For a faster TB diagnosis
Tuberculosis (TB) continues to be a significant public health concern in Canada's North, where the TB rate is about 50 times higher than in the rest of Canada. Despite that, Nunavut does not have a laboratory equipped to test for the presence of TB; samples are traditionally sent to Ottawa for testing.
But this is about to change. A new CIHR-funded study, led by Drs. Gonzalo Alvarez at the Ottawa Hospital Research Institute and Madhukar Pai at the McGill University Health Centre, has demonstrated that a high-tech testing unit, called GeneXpert, can provide a quick and accurate diagnosis of the disease. Indeed, the unit, a desktop "lab-in-a-box", successfully detected TB in 85% of cases while providing next-day results to medical professionals, whereas previously it took at least one week for diagnoses to be made in remote communities.
Thanks to the use of this new tool, Nunavut residents diagnosed with TB can now begin treatment up to 35 days earlier. Faster treatment is better for patients and reduces the opportunity for this infectious and persistent disease to spread.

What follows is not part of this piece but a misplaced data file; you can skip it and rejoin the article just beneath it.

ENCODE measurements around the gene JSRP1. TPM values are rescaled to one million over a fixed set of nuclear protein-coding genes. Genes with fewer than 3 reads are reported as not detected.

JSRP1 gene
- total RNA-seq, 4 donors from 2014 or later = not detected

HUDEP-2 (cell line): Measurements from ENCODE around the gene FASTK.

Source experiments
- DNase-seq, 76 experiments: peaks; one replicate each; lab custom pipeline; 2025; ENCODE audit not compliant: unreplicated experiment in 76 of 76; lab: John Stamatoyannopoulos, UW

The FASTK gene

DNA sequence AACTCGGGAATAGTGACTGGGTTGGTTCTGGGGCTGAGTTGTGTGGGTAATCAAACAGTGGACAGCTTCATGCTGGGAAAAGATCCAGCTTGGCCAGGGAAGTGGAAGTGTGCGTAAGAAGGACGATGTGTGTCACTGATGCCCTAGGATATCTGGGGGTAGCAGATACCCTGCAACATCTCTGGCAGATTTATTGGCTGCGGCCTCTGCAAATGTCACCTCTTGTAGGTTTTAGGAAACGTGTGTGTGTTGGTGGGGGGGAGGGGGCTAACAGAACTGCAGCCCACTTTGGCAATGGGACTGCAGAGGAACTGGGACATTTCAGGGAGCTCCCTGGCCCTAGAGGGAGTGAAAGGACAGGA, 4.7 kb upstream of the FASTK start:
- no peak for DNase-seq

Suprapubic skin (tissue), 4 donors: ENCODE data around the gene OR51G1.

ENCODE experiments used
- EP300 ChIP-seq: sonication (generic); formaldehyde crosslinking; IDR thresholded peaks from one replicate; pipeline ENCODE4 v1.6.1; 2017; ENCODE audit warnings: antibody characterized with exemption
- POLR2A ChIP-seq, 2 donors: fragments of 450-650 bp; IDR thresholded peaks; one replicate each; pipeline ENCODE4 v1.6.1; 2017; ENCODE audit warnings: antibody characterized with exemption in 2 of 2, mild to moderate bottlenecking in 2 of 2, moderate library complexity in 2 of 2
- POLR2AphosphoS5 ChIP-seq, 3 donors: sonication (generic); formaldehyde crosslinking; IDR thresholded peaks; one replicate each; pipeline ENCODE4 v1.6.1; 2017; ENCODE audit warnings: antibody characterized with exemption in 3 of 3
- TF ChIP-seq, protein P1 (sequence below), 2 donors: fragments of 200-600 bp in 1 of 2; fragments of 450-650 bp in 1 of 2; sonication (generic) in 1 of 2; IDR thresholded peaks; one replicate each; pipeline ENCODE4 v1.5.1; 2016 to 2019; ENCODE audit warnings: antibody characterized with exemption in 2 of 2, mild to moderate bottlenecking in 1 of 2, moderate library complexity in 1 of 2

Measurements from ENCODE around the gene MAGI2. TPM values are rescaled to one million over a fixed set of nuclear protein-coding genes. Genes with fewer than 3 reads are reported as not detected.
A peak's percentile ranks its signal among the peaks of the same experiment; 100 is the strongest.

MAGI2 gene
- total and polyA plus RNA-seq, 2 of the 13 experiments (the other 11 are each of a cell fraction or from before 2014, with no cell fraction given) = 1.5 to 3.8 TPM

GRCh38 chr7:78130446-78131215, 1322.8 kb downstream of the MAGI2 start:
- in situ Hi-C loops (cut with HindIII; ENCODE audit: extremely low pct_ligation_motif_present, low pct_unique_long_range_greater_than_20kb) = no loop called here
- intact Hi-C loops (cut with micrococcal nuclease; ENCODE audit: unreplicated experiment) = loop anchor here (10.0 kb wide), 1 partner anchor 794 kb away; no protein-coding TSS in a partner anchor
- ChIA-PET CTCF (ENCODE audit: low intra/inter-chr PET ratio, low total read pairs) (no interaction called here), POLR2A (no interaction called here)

Based on the study's positive results, the Government of Nunavut recently announced funding in its 2015–2016 budget to keep GeneXpert operating in Iqaluit.
Study findings were published in the March 19 issue of Chest Journal.
Video: DNA test slashes wait times for tuberculosis diagnosis in Iqaluit: Dr. Gonzalo Alvarez, Tuberculosis researcher at The Ottawa Hospital and uOttawa.
With the help of CIHR funding, Dr. Gonzalo Alvarez is also leading the TAIMA TB (“stop” in Inuktitut) study, a community-based outreach campaign that combines public awareness, testing and treatment.
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